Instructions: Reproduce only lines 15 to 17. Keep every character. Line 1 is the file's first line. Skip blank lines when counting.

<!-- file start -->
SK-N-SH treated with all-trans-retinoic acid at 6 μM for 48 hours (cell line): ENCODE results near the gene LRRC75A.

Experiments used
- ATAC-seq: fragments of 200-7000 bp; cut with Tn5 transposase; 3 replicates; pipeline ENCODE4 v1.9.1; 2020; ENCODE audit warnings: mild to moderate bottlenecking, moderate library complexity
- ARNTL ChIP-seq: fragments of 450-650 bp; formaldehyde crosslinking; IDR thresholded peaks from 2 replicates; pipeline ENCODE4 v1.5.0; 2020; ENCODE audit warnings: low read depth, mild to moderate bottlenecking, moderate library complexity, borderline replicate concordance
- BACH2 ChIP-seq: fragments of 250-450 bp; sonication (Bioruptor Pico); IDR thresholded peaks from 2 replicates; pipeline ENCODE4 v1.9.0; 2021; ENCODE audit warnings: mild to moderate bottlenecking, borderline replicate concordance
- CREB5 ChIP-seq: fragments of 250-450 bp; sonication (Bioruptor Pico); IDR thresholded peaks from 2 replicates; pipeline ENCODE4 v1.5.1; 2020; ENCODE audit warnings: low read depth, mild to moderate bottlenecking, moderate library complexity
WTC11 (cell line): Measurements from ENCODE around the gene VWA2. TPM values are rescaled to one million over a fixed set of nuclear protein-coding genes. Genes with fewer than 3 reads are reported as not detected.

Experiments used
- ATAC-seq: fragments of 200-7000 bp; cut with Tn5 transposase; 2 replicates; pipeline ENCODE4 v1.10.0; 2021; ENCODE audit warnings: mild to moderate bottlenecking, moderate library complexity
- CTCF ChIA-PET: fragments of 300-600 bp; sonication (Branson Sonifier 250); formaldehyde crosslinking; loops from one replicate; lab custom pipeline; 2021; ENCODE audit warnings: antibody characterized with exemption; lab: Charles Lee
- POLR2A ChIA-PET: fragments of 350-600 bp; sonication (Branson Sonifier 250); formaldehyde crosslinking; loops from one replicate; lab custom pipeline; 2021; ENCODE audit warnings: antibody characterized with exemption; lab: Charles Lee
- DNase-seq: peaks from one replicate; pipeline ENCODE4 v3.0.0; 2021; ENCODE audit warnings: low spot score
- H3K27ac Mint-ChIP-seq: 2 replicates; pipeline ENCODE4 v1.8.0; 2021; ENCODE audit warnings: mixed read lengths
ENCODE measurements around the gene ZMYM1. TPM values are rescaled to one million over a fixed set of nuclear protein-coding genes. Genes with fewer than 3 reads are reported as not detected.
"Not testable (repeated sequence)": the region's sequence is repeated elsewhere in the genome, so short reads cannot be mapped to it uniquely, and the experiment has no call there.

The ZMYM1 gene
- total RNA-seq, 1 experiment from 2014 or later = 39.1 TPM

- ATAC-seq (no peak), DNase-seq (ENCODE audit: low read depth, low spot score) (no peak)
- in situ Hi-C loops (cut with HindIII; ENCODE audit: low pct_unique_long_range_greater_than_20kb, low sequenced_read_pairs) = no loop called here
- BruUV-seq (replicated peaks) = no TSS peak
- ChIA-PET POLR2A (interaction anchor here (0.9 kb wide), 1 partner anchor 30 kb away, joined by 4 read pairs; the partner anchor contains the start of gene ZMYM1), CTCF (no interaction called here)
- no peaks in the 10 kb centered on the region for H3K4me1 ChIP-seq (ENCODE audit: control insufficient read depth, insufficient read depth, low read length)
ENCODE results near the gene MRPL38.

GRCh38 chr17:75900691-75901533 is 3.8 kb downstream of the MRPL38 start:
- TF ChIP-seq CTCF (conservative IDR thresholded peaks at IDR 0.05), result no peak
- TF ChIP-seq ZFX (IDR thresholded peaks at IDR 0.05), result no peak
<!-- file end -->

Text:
"Not testable (repeated sequence)": the region's sequence is repeated elsewhere in the genome, so short reads cannot be mapped to it uniquely, and the experiment has no call there.

The ZMYM1 gene
- total RNA-seq, 1 experiment from 2014 or later = 39.1 TPM